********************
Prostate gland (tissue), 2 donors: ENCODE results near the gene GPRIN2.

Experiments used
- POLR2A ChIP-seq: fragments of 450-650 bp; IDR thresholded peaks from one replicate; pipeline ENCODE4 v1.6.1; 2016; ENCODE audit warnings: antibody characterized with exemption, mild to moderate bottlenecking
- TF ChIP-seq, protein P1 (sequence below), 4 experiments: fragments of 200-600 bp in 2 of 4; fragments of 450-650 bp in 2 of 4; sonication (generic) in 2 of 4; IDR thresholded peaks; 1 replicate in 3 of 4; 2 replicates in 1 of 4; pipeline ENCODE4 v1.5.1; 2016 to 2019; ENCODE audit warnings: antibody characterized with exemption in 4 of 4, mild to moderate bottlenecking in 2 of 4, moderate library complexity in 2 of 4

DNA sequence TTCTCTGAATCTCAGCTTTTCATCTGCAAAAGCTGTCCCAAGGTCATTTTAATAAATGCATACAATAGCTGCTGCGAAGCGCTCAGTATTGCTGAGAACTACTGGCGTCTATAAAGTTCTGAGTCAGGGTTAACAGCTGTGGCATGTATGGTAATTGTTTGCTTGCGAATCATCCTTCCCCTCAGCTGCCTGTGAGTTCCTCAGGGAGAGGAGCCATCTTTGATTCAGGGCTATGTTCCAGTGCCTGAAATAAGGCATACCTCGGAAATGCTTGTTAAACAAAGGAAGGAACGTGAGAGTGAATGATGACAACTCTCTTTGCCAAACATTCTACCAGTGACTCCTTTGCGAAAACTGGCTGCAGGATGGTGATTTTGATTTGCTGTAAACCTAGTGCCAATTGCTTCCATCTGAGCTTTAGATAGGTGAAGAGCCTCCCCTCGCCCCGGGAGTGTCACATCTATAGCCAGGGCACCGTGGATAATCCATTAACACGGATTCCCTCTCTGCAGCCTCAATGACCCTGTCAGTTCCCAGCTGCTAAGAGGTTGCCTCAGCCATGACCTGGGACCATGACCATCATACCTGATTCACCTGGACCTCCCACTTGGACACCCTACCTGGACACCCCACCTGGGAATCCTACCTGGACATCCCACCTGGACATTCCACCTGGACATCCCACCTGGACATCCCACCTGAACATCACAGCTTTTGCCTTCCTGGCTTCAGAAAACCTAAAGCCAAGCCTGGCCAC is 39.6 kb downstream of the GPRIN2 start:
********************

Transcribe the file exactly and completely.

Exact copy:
Prostate gland (tissue), 2 donors: ENCODE results near the gene GPRIN2.

Experiments used
- POLR2A ChIP-seq: fragments of 450-650 bp; IDR thresholded peaks from one replicate; pipeline ENCODE4 v1.6.1; 2016; ENCODE audit warnings: antibody characterized with exemption, mild to moderate bottlenecking
- TF ChIP-seq, protein P1 (sequence below), 4 experiments: fragments of 200-600 bp in 2 of 4; fragments of 450-650 bp in 2 of 4; sonication (generic) in 2 of 4; IDR thresholded peaks; 1 replicate in 3 of 4; 2 replicates in 1 of 4; pipeline ENCODE4 v1.5.1; 2016 to 2019; ENCODE audit warnings: antibody characterized with exemption in 4 of 4, mild to moderate bottlenecking in 2 of 4, moderate library complexity in 2 of 4

DNA sequence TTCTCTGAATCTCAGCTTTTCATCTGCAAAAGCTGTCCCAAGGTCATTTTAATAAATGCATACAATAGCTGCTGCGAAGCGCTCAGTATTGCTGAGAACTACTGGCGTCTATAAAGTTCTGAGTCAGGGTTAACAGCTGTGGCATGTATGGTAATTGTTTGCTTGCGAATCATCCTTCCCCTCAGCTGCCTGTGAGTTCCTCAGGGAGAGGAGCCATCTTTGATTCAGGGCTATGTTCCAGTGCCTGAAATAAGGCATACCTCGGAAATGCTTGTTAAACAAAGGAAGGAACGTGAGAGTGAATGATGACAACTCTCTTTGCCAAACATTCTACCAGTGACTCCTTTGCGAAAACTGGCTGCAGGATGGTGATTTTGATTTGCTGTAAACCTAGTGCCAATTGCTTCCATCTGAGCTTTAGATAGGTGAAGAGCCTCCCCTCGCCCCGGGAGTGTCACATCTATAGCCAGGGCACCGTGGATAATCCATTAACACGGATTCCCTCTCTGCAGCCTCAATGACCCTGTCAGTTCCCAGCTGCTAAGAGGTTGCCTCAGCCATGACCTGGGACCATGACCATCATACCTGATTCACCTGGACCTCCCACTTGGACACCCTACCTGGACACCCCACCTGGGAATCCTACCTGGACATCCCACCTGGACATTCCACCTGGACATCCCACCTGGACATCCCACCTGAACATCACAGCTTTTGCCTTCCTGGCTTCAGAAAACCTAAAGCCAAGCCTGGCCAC is 39.6 kb downstream of the GPRIN2 start: